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December 06, 2007

Compassionate Gift-Giving and Dharma Combat

Joan Duncan Oliver wrote a piece for Tricycle about compassionate gift-giving that might help with some tricky decisions this holiday season. Singapore - City - Zen links to an amazing article on alternet.org, Dress for Excess: The Cost of Our Clothing Addiction. (S-C-Z often has great environmental links.) Here's some brief passages from the Alternet article: The numbers are astonishing. Apparel is easily the second-biggest consumer sector after food. We're spending $282 billion on new clothes annually, up from $162 billion in 1992, based on U.S. Census figures. . . More »
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December 05, 2007

Sharon Salzberg and Burma

This morning, insight meditation teacher and author Sharon Salzberg appeared with Tricycle editor James Shaheen on a show called "Be Happy, Dammit!" on Sirius radio at Lime 114 in a conversation with host Karen Salmansohn, bestselling author many books on happiness. For more on Karen, see notsalmon.com. Here's a programming schedule for the channel -- Be Happy, Dammit! airs weekdays at 8 AM East Coast time. Sharon is of course well known in the Buddhist community. More »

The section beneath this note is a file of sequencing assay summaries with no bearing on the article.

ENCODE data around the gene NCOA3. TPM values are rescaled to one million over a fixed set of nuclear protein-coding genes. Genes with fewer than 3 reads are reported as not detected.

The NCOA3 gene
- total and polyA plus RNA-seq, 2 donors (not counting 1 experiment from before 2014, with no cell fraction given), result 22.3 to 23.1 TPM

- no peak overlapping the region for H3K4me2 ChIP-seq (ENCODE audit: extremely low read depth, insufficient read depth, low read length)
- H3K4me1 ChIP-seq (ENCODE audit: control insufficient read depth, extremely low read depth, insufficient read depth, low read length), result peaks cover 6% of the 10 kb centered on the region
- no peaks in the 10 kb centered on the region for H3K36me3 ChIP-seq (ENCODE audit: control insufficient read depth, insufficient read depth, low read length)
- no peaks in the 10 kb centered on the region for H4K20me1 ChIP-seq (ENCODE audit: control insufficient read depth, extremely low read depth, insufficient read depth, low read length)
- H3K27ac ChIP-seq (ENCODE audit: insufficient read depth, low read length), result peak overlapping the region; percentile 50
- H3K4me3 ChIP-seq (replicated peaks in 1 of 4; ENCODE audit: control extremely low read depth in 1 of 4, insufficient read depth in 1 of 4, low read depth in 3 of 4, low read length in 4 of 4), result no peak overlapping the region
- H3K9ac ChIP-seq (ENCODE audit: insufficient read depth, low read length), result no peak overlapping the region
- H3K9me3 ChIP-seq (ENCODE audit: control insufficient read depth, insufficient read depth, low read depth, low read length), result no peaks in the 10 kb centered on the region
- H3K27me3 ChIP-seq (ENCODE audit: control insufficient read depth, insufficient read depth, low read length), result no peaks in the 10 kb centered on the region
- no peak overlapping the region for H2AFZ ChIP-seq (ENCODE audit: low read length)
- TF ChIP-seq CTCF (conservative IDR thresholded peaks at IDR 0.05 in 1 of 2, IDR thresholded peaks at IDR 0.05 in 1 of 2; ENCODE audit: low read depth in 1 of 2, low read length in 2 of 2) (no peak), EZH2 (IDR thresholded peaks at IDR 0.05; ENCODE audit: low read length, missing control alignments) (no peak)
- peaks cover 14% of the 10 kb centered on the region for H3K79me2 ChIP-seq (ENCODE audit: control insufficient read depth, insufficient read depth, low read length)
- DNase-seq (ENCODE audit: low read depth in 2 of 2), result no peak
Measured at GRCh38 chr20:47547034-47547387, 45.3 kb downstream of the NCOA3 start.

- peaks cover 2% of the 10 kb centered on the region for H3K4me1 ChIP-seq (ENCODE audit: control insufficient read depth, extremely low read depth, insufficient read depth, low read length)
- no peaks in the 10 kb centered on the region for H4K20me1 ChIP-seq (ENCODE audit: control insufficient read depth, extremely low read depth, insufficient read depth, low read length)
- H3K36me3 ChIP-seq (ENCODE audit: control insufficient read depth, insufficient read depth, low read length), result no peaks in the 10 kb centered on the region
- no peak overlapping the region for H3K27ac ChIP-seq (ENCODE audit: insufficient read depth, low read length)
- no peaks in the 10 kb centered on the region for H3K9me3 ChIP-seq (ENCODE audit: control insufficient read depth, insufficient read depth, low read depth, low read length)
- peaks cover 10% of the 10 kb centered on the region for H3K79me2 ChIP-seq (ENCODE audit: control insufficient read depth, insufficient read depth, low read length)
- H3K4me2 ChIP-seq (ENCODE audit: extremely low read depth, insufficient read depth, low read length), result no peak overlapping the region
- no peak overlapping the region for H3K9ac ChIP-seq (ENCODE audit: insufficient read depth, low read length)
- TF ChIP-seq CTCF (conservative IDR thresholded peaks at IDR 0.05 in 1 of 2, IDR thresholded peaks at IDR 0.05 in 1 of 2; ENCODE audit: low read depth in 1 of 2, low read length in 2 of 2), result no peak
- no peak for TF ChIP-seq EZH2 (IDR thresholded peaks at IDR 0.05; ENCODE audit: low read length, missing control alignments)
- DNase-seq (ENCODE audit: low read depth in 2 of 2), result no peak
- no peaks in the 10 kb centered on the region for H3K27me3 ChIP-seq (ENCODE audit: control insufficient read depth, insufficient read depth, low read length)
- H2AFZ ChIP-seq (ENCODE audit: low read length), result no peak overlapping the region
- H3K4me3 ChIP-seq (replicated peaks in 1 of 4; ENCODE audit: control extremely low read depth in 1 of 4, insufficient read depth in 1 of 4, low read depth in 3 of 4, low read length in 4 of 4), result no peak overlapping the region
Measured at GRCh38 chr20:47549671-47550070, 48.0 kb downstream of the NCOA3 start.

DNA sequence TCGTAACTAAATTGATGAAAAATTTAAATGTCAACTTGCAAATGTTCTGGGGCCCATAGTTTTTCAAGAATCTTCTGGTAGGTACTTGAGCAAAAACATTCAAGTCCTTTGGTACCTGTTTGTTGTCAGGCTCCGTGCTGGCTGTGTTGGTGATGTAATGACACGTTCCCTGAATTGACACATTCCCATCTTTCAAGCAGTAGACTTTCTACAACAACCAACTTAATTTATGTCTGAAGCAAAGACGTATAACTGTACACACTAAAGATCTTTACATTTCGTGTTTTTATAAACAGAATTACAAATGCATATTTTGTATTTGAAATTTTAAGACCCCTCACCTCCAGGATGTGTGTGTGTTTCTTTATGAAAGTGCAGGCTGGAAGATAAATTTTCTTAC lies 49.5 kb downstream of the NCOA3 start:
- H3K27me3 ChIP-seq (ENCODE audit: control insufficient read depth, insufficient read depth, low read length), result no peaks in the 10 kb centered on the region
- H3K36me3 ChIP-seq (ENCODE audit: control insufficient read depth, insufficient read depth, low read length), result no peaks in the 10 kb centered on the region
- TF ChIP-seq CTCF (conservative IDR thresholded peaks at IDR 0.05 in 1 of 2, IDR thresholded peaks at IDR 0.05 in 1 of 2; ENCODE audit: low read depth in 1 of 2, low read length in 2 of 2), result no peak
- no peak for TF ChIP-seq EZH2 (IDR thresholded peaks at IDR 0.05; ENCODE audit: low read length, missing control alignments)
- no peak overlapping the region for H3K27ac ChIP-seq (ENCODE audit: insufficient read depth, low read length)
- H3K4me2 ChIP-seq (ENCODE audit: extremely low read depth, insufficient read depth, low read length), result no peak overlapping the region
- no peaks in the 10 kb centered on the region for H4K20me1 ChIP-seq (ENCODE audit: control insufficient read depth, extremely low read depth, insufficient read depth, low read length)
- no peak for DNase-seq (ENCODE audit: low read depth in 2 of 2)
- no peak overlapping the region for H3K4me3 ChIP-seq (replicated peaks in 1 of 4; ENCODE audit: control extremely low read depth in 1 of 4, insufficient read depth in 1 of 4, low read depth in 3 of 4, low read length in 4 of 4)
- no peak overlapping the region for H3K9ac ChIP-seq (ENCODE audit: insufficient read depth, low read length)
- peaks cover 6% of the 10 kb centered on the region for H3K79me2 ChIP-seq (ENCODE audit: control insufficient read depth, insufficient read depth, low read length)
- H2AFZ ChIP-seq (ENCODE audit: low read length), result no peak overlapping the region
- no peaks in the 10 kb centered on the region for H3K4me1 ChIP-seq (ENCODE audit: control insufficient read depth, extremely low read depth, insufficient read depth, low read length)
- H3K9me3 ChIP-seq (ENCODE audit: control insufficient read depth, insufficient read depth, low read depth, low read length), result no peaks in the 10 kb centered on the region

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December 04, 2007

Burma and Bodhi Day

More bloody confrontations unavoidable, says a Burmese monk, now in exile. (The Guardian Weekly out of the U.K. reported on November 16th (using reportage from Le Monde) that monks in Pakokku said, "If prices keep going up there will be more rallies. We didn't like the army entering the monasteries." They also reported a while ago that international outrage was fading fast over Burma. Ask Pamela Gayle White! The translator, writer, and teacher of Tibetan Buddhism is available for your questions on the tricycle website until December 21st. More »
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December 04, 2007

Is this how you feel?

This cartoon from our friend Roberto Guerra more or less sums it up: And here's a short clip of some beautiful chanting from the annual 24 Hour Nembutsu of the Amida Trust, from Pure Land Etchings. Here's a brief "Theory of Nembutsu" if you'd like to know more. The term roughly means Buddha in Mind, or Mindfulness of the Buddha, and derives, I think, from the Sanskrit Namo Amitabha Buddha. Comments clarifying this would be most welcome! - Philip Ryan, Web Editor More »
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December 04, 2007

OCD, China, and Shakespeare in Arizona